- The reasons for this are threefold. First, it reflects the methodological awkwardness of dividing the book so sharply between the 'practical' literature of handbooks on the one hand and the 'literary' practice of city comedy on the other. The division does not work structurally, in that any thematic development or coherence is curtailed by the focus on genres and sub-genres. As a result, the overall argument of the book (beyond that the texts should be read in conjunction with each other) is difficult to grasp. It also reinforces the division between 'literature' and 'society' in a way that contradicts Sullivan's express aim of recovering a 'mercantile aesthetic' transcending both. This is very much related to the second problem. Although Sullivan is adept at situating her analysis within the burgeoning historiography on credit, her insistence on using that position to provide detailed readings of three plays marks a failure to reciprocate the favour. The compulsion to write a history of literature deflects, in effect, from the wider (and more exciting) possibility of a literary history that complements, and adds to, the work of social and economic historians: the creation, that is, of a genuinely cultural history. In this sense, a comparison with Craig Muldrew's The Economy of Obligation (from which Sullivan draws heavily) is salutary. Sullivan's book is better written and edited than Muldrew's. She has also read more merchant handbooks. However, whereas Muldrew uses local legal archives to construct (often conjectural) statistics in order to offer a major reinterpretation of the period's economy, Sullivan is happy to provide yet another take on The Alchemist. While such modesty and precision is to be applauded – and is, of course, fundamental to the literary critic's craft – it is difficult for a historian like myself not to think that it makes for another lost opportunity.
- Thirdly, and perhaps most importantly, the division of the book into two halves makes for unwarranted pressure on the readings Sullivan provides. Rather than recovering one set of contemporary discourses that informed the construction, performance, and possible reception of the plays – which the handbooks clearly are – she sets out to recreate the specific response of a particular (mercantile) section of the Jacobean audience. This framing of the question is not simply ambitious; it threatens to undermine the larger integrity of the book. Sullivan has neither the sources nor methodology to approach the subject in this way. As the work of Roger Chartier and others has shown, acts of appropriation were part of social as well as literary processes: they require the kind of extended 'cultural' analysis from which Sullivan retreats. Moreover, while the reduction of these plays' humour to their re-presentation of commercial travails, blunders, and rhetoric is a useful corrective to the largely unhistoricized economic analyses of previous literary scholars, it hardly accounts for either the discursive virtuosity displayed by a playwright like Jonson or audience diversity. Sullivan's reading of The Alchemist, the best known of the plays she considers, is a case in point. There is clearly much to be said for the 'inflationary' dynamic that drives along the farce as well as the playful deployment and subversion of traditional mercantile practices. However – and the point is as trite as it is important – there is also much else besides. More specifically, the relentlessly 'cheerful' portrayal of an acquisitive character like Mammon, whom Sullivan regards as an Aristotelian 'magnificent man' rather than a greedy imperialist who needs to be constantly reminded of his moral and social obligations, can jar (118). Satire was, after all, a form of rebuke and reform, not simply amusement.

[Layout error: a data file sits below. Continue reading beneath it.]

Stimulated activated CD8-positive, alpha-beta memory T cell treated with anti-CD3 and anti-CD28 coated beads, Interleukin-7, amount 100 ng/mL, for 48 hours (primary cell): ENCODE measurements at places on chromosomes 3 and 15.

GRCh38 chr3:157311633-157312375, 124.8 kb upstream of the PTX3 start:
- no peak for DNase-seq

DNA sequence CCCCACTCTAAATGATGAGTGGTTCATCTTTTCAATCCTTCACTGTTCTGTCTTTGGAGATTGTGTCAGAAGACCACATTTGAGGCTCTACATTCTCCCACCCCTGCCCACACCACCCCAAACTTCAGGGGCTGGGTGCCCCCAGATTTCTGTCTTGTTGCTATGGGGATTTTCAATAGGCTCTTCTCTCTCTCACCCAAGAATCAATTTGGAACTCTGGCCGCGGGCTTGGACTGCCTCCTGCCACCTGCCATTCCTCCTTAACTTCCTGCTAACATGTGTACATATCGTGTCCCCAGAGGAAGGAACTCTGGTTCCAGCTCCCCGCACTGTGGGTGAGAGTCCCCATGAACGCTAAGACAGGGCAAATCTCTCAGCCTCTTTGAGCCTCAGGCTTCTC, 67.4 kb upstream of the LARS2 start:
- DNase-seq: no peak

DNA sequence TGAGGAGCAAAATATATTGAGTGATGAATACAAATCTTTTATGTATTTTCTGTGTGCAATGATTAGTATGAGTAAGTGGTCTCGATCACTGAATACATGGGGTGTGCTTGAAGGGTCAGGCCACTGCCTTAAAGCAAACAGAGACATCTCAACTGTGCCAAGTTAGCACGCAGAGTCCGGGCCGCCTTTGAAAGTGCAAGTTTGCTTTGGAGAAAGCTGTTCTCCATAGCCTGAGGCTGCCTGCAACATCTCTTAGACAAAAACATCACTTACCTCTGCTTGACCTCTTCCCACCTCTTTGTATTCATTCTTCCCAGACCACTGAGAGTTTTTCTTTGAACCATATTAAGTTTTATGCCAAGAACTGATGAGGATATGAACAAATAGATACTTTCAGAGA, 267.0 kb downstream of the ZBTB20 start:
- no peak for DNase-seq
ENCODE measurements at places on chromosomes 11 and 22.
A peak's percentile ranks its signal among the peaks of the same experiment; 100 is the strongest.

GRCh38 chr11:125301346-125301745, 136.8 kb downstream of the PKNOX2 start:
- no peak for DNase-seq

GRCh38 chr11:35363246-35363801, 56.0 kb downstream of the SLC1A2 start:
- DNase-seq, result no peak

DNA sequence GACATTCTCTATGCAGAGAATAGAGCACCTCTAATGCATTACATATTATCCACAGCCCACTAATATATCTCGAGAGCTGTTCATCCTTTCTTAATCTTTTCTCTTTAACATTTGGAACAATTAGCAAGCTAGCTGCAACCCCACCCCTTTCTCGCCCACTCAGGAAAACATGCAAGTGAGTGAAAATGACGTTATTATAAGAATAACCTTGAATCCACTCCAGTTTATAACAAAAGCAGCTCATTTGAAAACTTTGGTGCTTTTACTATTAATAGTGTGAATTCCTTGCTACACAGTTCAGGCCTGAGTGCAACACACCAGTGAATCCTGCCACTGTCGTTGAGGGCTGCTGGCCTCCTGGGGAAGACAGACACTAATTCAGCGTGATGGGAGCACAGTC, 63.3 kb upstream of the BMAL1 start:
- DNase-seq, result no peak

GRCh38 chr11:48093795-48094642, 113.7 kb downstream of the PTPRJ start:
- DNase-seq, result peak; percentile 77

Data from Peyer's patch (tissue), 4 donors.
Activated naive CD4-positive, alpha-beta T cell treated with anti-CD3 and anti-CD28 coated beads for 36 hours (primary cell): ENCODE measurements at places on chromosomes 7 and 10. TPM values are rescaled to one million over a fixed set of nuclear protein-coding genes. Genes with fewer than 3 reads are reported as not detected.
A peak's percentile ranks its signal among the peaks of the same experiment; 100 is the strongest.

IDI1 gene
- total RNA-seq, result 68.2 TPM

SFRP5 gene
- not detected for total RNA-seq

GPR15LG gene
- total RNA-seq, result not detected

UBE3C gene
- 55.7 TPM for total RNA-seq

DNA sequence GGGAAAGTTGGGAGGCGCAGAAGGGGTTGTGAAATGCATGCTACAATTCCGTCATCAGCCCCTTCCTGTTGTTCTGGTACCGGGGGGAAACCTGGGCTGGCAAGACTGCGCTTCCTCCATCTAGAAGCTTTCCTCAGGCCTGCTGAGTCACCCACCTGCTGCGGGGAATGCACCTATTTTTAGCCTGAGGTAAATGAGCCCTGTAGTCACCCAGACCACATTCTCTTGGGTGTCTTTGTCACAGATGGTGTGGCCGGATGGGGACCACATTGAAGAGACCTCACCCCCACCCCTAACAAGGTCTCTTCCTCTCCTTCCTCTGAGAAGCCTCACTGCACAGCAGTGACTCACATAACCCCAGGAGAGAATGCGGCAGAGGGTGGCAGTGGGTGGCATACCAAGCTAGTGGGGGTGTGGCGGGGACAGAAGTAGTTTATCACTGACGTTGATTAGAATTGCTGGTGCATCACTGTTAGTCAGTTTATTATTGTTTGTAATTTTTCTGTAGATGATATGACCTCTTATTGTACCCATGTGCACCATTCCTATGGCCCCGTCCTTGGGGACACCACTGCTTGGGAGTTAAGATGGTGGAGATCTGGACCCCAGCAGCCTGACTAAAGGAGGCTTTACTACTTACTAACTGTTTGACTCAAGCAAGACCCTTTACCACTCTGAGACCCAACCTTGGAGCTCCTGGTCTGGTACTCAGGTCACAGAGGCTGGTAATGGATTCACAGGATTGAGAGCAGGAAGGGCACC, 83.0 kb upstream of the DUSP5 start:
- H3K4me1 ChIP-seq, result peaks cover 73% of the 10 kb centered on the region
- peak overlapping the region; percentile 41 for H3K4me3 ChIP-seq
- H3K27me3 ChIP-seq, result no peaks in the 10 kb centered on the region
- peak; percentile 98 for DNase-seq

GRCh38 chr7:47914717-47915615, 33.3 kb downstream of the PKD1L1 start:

- In this and other respects, The Rhetoric of Credit is at once rich in its polemic against literary scholars and (ultimately) restrictive in its definition of a literary field. A learned and in many ways important book, it could benefit from diluting the former and expanding the latter.
UNIVERSITY OF ABERDEEN
© Copyright Phil Withington 2004.
Renaissance Forum 2004. ISSN 1362-1149. Volume 7, Winter 2004.
Technical Editor: Andrew Butler. Updated
24 December 2004.